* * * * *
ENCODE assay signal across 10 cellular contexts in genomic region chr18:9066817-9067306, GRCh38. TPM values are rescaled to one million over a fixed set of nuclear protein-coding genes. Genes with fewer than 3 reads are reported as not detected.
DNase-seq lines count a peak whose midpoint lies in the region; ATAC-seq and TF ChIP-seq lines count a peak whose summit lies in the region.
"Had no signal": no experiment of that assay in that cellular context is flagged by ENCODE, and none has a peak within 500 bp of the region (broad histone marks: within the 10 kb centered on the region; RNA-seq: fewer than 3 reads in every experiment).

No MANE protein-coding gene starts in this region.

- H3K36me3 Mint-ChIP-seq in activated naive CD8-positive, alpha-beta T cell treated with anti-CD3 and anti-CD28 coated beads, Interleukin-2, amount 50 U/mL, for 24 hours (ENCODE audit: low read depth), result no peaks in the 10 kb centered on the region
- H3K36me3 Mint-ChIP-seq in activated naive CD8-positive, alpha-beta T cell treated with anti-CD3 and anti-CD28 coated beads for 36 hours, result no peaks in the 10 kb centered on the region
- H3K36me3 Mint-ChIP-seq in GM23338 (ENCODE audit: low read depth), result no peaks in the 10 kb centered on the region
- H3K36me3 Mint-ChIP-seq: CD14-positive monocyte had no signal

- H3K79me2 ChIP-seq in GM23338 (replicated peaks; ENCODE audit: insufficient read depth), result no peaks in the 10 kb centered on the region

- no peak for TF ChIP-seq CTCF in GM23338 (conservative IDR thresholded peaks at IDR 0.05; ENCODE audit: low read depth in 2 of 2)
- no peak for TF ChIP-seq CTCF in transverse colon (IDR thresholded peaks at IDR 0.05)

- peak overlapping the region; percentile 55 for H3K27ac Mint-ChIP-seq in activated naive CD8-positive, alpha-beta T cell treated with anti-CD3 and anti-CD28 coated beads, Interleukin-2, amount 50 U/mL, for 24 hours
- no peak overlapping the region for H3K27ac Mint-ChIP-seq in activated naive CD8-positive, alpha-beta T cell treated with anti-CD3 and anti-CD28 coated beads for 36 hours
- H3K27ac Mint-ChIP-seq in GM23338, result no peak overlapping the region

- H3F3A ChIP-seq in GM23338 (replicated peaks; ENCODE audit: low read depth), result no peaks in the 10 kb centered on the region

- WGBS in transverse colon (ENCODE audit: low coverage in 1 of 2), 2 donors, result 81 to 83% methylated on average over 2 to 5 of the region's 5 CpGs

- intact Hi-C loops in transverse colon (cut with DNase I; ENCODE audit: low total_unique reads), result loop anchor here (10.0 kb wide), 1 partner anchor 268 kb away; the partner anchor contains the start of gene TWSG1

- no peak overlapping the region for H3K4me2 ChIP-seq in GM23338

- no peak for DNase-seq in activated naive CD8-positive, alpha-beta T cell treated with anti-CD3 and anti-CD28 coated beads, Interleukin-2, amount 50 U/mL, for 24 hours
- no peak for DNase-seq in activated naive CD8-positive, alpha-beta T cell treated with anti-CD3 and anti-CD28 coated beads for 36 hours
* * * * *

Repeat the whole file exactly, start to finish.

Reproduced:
ENCODE assay signal across 10 cellular contexts in genomic region chr18:9066817-9067306, GRCh38. TPM values are rescaled to one million over a fixed set of nuclear protein-coding genes. Genes with fewer than 3 reads are reported as not detected.
DNase-seq lines count a peak whose midpoint lies in the region; ATAC-seq and TF ChIP-seq lines count a peak whose summit lies in the region.
"Had no signal": no experiment of that assay in that cellular context is flagged by ENCODE, and none has a peak within 500 bp of the region (broad histone marks: within the 10 kb centered on the region; RNA-seq: fewer than 3 reads in every experiment).

No MANE protein-coding gene starts in this region.

- H3K36me3 Mint-ChIP-seq in activated naive CD8-positive, alpha-beta T cell treated with anti-CD3 and anti-CD28 coated beads, Interleukin-2, amount 50 U/mL, for 24 hours (ENCODE audit: low read depth), result no peaks in the 10 kb centered on the region
- H3K36me3 Mint-ChIP-seq in activated naive CD8-positive, alpha-beta T cell treated with anti-CD3 and anti-CD28 coated beads for 36 hours, result no peaks in the 10 kb centered on the region
- H3K36me3 Mint-ChIP-seq in GM23338 (ENCODE audit: low read depth), result no peaks in the 10 kb centered on the region
- H3K36me3 Mint-ChIP-seq: CD14-positive monocyte had no signal

- H3K79me2 ChIP-seq in GM23338 (replicated peaks; ENCODE audit: insufficient read depth), result no peaks in the 10 kb centered on the region

- no peak for TF ChIP-seq CTCF in GM23338 (conservative IDR thresholded peaks at IDR 0.05; ENCODE audit: low read depth in 2 of 2)
- no peak for TF ChIP-seq CTCF in transverse colon (IDR thresholded peaks at IDR 0.05)

- peak overlapping the region; percentile 55 for H3K27ac Mint-ChIP-seq in activated naive CD8-positive, alpha-beta T cell treated with anti-CD3 and anti-CD28 coated beads, Interleukin-2, amount 50 U/mL, for 24 hours
- no peak overlapping the region for H3K27ac Mint-ChIP-seq in activated naive CD8-positive, alpha-beta T cell treated with anti-CD3 and anti-CD28 coated beads for 36 hours
- H3K27ac Mint-ChIP-seq in GM23338, result no peak overlapping the region

- H3F3A ChIP-seq in GM23338 (replicated peaks; ENCODE audit: low read depth), result no peaks in the 10 kb centered on the region

- WGBS in transverse colon (ENCODE audit: low coverage in 1 of 2), 2 donors, result 81 to 83% methylated on average over 2 to 5 of the region's 5 CpGs

- intact Hi-C loops in transverse colon (cut with DNase I; ENCODE audit: low total_unique reads), result loop anchor here (10.0 kb wide), 1 partner anchor 268 kb away; the partner anchor contains the start of gene TWSG1

- no peak overlapping the region for H3K4me2 ChIP-seq in GM23338

- no peak for DNase-seq in activated naive CD8-positive, alpha-beta T cell treated with anti-CD3 and anti-CD28 coated beads, Interleukin-2, amount 50 U/mL, for 24 hours
- no peak for DNase-seq in activated naive CD8-positive, alpha-beta T cell treated with anti-CD3 and anti-CD28 coated beads for 36 hours